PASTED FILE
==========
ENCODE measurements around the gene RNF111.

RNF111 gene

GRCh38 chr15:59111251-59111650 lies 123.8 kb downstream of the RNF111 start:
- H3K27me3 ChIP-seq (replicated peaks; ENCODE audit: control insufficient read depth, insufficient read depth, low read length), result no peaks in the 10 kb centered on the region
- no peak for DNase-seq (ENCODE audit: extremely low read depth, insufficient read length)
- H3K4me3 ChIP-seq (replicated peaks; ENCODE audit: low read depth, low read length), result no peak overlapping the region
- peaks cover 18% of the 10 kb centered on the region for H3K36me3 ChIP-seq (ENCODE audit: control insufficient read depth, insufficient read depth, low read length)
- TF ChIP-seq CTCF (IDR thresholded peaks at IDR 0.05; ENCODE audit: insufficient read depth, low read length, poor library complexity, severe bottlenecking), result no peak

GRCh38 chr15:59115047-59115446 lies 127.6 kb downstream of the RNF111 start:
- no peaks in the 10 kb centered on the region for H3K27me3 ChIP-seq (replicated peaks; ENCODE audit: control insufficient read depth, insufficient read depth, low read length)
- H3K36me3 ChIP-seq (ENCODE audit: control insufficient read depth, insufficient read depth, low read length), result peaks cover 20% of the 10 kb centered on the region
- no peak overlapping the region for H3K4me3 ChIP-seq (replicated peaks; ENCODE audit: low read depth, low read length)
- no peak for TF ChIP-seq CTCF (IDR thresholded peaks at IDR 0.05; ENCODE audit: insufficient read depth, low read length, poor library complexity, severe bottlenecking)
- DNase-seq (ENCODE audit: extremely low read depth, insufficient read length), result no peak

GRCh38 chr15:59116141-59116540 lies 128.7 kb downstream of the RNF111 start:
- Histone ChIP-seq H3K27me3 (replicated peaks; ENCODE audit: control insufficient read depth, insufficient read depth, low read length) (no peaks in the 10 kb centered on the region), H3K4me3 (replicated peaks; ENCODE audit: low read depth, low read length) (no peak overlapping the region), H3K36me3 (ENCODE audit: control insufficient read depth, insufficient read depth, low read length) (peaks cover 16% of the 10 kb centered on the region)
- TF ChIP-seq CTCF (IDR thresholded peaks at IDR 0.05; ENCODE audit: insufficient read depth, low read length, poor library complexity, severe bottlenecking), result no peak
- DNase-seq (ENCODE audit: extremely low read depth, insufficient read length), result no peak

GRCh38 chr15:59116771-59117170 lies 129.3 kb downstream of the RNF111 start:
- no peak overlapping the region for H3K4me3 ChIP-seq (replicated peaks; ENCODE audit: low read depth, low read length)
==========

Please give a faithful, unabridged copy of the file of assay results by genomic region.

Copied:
ENCODE measurements around the gene RNF111.

RNF111 gene

GRCh38 chr15:59111251-59111650 lies 123.8 kb downstream of the RNF111 start:
- H3K27me3 ChIP-seq (replicated peaks; ENCODE audit: control insufficient read depth, insufficient read depth, low read length), result no peaks in the 10 kb centered on the region
- no peak for DNase-seq (ENCODE audit: extremely low read depth, insufficient read length)
- H3K4me3 ChIP-seq (replicated peaks; ENCODE audit: low read depth, low read length), result no peak overlapping the region
- peaks cover 18% of the 10 kb centered on the region for H3K36me3 ChIP-seq (ENCODE audit: control insufficient read depth, insufficient read depth, low read length)
- TF ChIP-seq CTCF (IDR thresholded peaks at IDR 0.05; ENCODE audit: insufficient read depth, low read length, poor library complexity, severe bottlenecking), result no peak

GRCh38 chr15:59115047-59115446 lies 127.6 kb downstream of the RNF111 start:
- no peaks in the 10 kb centered on the region for H3K27me3 ChIP-seq (replicated peaks; ENCODE audit: control insufficient read depth, insufficient read depth, low read length)
- H3K36me3 ChIP-seq (ENCODE audit: control insufficient read depth, insufficient read depth, low read length), result peaks cover 20% of the 10 kb centered on the region
- no peak overlapping the region for H3K4me3 ChIP-seq (replicated peaks; ENCODE audit: low read depth, low read length)
- no peak for TF ChIP-seq CTCF (IDR thresholded peaks at IDR 0.05; ENCODE audit: insufficient read depth, low read length, poor library complexity, severe bottlenecking)
- DNase-seq (ENCODE audit: extremely low read depth, insufficient read length), result no peak

GRCh38 chr15:59116141-59116540 lies 128.7 kb downstream of the RNF111 start:
- Histone ChIP-seq H3K27me3 (replicated peaks; ENCODE audit: control insufficient read depth, insufficient read depth, low read length) (no peaks in the 10 kb centered on the region), H3K4me3 (replicated peaks; ENCODE audit: low read depth, low read length) (no peak overlapping the region), H3K36me3 (ENCODE audit: control insufficient read depth, insufficient read depth, low read length) (peaks cover 16% of the 10 kb centered on the region)
- TF ChIP-seq CTCF (IDR thresholded peaks at IDR 0.05; ENCODE audit: insufficient read depth, low read length, poor library complexity, severe bottlenecking), result no peak
- DNase-seq (ENCODE audit: extremely low read depth, insufficient read length), result no peak

GRCh38 chr15:59116771-59117170 lies 129.3 kb downstream of the RNF111 start:
- no peak overlapping the region for H3K4me3 ChIP-seq (replicated peaks; ENCODE audit: low read depth, low read length)